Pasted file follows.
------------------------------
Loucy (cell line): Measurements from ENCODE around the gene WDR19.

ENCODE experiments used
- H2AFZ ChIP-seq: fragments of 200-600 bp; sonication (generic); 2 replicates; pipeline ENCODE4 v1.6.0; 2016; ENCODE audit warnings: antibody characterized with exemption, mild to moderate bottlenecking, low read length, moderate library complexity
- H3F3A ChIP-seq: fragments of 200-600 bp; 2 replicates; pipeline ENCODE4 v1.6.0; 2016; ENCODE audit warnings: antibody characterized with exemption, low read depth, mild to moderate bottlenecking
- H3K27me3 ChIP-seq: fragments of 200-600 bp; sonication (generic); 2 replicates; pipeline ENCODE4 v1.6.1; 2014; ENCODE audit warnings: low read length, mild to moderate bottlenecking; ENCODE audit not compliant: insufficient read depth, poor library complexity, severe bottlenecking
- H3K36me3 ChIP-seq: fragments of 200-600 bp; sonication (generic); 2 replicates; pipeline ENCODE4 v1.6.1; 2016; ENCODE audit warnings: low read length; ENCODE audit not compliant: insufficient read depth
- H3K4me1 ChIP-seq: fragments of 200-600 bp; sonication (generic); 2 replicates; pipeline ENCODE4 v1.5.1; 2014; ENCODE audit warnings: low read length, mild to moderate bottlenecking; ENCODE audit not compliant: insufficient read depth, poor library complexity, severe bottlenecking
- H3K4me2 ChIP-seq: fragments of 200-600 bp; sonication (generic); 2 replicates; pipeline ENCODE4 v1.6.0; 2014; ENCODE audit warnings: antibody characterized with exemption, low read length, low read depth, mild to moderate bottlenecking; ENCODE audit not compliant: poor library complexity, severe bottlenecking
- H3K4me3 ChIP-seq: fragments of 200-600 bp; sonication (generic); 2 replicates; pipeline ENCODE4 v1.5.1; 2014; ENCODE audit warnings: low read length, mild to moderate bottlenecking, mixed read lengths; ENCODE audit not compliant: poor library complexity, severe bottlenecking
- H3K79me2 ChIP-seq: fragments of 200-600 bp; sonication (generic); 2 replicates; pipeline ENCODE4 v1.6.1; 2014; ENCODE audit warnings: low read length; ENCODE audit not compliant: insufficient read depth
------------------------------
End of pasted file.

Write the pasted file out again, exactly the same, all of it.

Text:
Loucy (cell line): Measurements from ENCODE around the gene WDR19.

ENCODE experiments used
- H2AFZ ChIP-seq: fragments of 200-600 bp; sonication (generic); 2 replicates; pipeline ENCODE4 v1.6.0; 2016; ENCODE audit warnings: antibody characterized with exemption, mild to moderate bottlenecking, low read length, moderate library complexity
- H3F3A ChIP-seq: fragments of 200-600 bp; 2 replicates; pipeline ENCODE4 v1.6.0; 2016; ENCODE audit warnings: antibody characterized with exemption, low read depth, mild to moderate bottlenecking
- H3K27me3 ChIP-seq: fragments of 200-600 bp; sonication (generic); 2 replicates; pipeline ENCODE4 v1.6.1; 2014; ENCODE audit warnings: low read length, mild to moderate bottlenecking; ENCODE audit not compliant: insufficient read depth, poor library complexity, severe bottlenecking
- H3K36me3 ChIP-seq: fragments of 200-600 bp; sonication (generic); 2 replicates; pipeline ENCODE4 v1.6.1; 2016; ENCODE audit warnings: low read length; ENCODE audit not compliant: insufficient read depth
- H3K4me1 ChIP-seq: fragments of 200-600 bp; sonication (generic); 2 replicates; pipeline ENCODE4 v1.5.1; 2014; ENCODE audit warnings: low read length, mild to moderate bottlenecking; ENCODE audit not compliant: insufficient read depth, poor library complexity, severe bottlenecking
- H3K4me2 ChIP-seq: fragments of 200-600 bp; sonication (generic); 2 replicates; pipeline ENCODE4 v1.6.0; 2014; ENCODE audit warnings: antibody characterized with exemption, low read length, low read depth, mild to moderate bottlenecking; ENCODE audit not compliant: poor library complexity, severe bottlenecking
- H3K4me3 ChIP-seq: fragments of 200-600 bp; sonication (generic); 2 replicates; pipeline ENCODE4 v1.5.1; 2014; ENCODE audit warnings: low read length, mild to moderate bottlenecking, mixed read lengths; ENCODE audit not compliant: poor library complexity, severe bottlenecking
- H3K79me2 ChIP-seq: fragments of 200-600 bp; sonication (generic); 2 replicates; pipeline ENCODE4 v1.6.1; 2014; ENCODE audit warnings: low read length; ENCODE audit not compliant: insufficient read depth